I assure you, I have not been perfect. There are sometimes when it is HARD. Sometimes it feels like shouting is the only way to get through to them! At those times I literally just need some physical separation. I walk away or send them away and try to approach the issue later and in a different way. (The car is tricky. Sometimes I just fade the music to the front and tune them out.) I find that some days are just harder than others. I imagine this has to do with pregnancy or poor sleep or hormones or all of the above ... whatever that emotional susceptibility is that at once makes us more vulnerable to being overwhelmed but also uniquely equips us to nurture our children. Until I develop the habit of other effective discipline methods, it helps to have some tricks to resort to. (Like counting, walking away, those kinds of things.) It seems so elementary but we're talking baby steps!
So three weeks later and what's the takeaway?
First, it has been like a little experiment in my ability to make definitive change in my behavior. I had actually doubted this! It might seem a little laughable that the same person who has the discipline to exercise every day would feel powerless to hold her tongue at her family. While I have no doubt that I will continue to have hard days, I also now have the conviction that this is within my power!
Second, I think I have a little more appreciation for the fact that they are just children. Yes they each have little foibles that can drive me crazy, but at the end of the day they are just kids - my kids - who need the all-embracing, unconditional love of their parents. They're not burdens or annoyances getting in the way, interrupting my thoughts, frustrating my plans. They are a gift to me, not only in their very persons but also as opportunities to grow in love.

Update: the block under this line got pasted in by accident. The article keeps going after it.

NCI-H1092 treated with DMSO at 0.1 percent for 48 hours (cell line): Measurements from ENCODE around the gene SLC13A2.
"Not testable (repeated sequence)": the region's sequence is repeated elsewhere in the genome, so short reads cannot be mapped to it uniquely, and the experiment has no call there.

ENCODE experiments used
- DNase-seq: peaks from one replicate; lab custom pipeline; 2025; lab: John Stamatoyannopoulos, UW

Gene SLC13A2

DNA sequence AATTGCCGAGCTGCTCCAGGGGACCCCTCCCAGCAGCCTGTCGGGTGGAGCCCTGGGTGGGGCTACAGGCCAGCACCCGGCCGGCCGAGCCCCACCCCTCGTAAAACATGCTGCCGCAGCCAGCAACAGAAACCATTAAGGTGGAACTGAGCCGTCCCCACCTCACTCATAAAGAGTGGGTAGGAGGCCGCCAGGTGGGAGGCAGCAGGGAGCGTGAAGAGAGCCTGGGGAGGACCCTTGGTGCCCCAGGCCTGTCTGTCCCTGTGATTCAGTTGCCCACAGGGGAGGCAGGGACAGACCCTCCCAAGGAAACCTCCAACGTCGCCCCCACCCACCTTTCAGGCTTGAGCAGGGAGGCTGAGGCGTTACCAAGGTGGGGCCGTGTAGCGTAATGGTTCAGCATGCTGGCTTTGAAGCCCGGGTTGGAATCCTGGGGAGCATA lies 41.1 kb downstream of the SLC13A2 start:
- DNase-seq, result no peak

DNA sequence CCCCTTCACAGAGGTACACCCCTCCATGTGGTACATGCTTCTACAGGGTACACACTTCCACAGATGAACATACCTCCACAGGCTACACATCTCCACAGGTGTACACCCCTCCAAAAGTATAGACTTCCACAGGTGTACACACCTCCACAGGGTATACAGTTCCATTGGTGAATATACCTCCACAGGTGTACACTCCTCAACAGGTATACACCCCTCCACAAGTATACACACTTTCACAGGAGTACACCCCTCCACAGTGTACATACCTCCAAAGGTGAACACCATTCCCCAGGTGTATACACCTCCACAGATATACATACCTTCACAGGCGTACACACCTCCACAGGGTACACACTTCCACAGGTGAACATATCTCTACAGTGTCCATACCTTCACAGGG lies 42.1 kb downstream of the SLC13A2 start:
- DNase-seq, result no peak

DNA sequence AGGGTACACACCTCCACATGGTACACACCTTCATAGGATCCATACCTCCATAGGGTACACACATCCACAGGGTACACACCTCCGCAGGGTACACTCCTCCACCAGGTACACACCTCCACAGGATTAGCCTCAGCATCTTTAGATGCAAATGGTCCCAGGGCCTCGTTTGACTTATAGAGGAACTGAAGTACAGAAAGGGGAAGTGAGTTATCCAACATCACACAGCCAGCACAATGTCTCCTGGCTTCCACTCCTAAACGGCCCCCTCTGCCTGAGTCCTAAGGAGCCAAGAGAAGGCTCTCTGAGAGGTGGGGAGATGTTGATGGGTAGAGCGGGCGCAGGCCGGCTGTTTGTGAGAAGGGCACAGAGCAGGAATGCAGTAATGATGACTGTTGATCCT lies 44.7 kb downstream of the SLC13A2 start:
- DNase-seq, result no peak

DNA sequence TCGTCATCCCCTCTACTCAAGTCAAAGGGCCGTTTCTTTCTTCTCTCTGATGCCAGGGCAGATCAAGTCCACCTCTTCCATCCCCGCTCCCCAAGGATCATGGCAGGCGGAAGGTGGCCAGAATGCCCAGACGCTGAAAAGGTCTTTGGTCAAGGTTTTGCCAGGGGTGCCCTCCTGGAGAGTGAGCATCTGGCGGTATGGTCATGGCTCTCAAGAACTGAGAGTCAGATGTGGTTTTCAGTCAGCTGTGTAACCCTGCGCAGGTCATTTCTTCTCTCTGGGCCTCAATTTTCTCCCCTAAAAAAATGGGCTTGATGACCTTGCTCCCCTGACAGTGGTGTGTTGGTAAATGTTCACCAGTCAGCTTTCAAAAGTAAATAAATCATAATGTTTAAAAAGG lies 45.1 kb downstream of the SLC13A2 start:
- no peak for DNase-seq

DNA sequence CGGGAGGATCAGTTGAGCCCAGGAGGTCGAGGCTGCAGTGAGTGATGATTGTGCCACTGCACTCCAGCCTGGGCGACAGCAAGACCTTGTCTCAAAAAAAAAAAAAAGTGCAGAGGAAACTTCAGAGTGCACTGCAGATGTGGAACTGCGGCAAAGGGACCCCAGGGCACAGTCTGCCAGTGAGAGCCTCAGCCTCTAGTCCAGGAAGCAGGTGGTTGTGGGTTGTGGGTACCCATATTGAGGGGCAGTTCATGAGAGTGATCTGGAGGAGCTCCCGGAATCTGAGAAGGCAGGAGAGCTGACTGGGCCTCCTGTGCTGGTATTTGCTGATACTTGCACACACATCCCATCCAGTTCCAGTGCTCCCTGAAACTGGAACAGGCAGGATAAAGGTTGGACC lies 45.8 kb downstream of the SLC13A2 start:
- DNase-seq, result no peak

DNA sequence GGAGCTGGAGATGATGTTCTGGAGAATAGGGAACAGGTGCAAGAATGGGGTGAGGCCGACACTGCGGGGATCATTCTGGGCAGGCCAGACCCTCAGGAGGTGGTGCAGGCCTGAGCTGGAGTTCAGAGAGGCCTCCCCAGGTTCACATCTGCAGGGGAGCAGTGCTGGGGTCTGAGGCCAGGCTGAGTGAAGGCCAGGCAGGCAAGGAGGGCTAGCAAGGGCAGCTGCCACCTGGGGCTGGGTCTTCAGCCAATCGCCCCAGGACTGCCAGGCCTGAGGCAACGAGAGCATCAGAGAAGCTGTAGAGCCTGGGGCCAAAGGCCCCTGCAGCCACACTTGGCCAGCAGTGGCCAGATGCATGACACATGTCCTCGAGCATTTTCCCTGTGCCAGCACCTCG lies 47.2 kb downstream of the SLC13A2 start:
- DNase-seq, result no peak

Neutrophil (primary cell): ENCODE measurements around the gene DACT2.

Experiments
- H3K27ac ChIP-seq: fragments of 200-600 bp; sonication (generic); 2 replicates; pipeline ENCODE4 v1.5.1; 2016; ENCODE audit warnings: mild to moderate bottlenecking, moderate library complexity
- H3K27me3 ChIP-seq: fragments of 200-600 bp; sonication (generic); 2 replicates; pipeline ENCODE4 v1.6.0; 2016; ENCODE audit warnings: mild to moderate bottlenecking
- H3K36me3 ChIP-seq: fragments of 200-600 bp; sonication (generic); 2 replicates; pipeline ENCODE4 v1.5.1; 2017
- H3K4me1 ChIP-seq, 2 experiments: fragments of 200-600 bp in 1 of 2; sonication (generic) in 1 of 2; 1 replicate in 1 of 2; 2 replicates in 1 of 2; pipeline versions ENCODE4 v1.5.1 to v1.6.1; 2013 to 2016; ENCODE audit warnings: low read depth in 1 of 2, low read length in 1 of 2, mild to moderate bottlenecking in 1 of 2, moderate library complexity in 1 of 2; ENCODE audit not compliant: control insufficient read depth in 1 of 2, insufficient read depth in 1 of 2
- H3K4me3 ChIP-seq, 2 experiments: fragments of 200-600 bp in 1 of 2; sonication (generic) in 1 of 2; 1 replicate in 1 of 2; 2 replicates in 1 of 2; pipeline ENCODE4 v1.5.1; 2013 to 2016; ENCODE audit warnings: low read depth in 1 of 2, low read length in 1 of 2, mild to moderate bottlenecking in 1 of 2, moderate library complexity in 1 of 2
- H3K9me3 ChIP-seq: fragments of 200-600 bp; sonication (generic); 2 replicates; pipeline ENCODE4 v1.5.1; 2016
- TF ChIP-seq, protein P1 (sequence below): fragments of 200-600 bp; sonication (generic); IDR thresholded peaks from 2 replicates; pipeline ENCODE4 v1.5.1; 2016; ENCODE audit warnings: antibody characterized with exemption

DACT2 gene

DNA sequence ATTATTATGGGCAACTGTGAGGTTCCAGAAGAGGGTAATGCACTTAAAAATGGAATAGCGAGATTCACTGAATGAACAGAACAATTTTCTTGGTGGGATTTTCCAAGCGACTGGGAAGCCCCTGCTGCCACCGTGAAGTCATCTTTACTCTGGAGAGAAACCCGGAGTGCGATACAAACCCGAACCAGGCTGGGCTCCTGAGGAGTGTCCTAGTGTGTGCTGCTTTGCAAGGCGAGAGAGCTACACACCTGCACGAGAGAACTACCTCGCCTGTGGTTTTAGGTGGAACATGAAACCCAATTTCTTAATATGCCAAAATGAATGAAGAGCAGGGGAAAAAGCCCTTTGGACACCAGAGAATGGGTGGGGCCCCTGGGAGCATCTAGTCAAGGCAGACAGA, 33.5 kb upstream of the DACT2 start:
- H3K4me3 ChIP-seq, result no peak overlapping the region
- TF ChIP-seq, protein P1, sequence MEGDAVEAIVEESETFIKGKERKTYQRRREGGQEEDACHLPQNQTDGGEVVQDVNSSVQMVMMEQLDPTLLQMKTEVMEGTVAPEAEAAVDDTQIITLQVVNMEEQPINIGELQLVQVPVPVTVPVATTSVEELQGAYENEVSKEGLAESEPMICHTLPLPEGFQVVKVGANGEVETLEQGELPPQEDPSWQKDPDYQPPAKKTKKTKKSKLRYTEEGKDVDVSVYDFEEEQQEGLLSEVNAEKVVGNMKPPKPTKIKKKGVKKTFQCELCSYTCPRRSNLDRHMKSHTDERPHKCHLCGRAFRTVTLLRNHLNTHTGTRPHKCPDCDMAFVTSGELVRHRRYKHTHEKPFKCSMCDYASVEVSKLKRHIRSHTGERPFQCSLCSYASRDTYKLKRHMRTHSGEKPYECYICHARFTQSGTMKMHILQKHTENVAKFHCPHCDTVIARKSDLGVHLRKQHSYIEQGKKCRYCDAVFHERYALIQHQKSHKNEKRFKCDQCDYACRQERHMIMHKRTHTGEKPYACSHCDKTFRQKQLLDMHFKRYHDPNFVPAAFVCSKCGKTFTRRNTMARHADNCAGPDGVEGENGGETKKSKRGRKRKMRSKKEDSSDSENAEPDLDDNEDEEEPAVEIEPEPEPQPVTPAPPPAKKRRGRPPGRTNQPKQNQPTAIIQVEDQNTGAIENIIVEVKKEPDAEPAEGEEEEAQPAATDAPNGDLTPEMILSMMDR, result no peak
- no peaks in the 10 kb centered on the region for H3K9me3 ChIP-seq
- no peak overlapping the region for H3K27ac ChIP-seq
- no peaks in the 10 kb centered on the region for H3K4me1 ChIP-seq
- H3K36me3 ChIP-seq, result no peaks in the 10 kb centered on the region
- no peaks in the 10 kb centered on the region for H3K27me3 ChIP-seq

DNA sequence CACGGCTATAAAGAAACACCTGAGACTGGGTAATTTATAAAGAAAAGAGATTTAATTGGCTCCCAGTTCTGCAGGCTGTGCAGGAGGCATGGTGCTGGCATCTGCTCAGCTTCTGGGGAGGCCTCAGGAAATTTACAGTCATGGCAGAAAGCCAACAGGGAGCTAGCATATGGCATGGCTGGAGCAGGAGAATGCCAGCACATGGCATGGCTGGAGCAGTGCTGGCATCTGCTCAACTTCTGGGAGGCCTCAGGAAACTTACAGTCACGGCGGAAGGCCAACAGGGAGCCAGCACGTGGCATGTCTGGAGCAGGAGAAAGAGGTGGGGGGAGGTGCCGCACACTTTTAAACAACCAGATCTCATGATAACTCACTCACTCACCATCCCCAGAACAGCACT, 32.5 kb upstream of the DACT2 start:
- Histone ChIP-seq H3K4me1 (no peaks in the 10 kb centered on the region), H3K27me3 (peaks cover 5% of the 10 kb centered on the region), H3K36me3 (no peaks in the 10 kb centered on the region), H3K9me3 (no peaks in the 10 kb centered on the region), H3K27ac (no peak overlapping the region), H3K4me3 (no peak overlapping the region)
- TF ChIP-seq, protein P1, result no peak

Third, and similar to the above, discipline isn't an onerous burden but a privileged responsibility. Along with these children came the unique duty to form their minds and hearts in faith and virtue, and one aspect of this is corrective discipline. What a tremendous task! One that no doubt requires attention and intention.
But lastly, it's a good reminder of the smallness of my human weakness. Even though on the one hand I'm pretty mortified at admitting that I struggle so hard not to shout at my own children, at the same time I realize, I am small, I am human, and this is the struggle of human love, to make it pure and selfless. If I am struggling with it even with people who I actually find quite loveable, thankfully I have all day every day to work on it with them. That might give me a fighting chance at loving all my neighbors.